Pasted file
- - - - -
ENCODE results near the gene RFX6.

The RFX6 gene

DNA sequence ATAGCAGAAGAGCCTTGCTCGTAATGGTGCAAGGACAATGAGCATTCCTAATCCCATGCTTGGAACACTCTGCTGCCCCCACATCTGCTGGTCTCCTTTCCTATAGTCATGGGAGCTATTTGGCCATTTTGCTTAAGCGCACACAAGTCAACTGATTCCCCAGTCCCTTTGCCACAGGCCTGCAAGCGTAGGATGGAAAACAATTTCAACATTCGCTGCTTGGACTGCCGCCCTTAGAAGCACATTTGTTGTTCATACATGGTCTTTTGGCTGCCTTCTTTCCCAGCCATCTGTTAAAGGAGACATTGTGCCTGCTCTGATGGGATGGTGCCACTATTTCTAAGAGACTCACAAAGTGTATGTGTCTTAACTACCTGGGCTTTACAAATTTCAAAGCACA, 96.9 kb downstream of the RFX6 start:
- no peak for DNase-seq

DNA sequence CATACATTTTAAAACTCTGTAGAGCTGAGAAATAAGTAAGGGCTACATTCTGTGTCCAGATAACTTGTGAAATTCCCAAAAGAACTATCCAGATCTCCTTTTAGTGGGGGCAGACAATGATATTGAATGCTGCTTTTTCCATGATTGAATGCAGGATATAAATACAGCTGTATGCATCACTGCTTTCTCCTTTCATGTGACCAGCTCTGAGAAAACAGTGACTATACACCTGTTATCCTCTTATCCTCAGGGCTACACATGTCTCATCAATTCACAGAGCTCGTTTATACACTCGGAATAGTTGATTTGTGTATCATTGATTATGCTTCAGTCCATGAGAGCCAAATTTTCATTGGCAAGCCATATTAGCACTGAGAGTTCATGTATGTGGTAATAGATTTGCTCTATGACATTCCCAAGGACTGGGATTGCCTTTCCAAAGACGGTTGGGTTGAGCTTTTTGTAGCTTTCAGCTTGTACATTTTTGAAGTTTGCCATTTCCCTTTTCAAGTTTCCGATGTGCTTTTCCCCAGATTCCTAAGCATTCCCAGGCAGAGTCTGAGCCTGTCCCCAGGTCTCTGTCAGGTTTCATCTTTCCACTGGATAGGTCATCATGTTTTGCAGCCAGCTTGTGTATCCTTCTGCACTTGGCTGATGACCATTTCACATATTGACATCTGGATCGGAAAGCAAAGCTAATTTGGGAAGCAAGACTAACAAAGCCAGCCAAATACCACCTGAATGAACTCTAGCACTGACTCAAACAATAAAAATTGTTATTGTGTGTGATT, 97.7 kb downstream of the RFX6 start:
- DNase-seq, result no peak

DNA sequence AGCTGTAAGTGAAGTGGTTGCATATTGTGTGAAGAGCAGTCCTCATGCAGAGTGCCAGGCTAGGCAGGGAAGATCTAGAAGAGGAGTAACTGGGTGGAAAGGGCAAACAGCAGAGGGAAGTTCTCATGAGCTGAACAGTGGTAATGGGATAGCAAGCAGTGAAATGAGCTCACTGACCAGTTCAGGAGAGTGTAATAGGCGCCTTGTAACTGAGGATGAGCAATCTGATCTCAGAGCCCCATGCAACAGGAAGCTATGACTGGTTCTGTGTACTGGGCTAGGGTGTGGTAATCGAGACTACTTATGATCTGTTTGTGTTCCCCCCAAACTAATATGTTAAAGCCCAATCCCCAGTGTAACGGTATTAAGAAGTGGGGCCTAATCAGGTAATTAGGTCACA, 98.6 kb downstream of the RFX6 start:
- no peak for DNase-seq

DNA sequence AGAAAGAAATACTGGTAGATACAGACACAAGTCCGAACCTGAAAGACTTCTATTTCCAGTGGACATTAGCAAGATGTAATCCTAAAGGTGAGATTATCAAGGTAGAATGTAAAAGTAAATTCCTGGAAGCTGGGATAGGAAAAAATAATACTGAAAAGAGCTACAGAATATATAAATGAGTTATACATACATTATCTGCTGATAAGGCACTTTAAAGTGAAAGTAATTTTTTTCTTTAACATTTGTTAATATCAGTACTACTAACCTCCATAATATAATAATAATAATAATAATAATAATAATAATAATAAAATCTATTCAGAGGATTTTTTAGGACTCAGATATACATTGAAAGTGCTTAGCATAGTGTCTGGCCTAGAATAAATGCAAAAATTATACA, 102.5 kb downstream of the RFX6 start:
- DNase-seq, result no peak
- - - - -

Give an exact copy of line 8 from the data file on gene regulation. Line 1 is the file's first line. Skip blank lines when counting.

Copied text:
- no peak for DNase-seq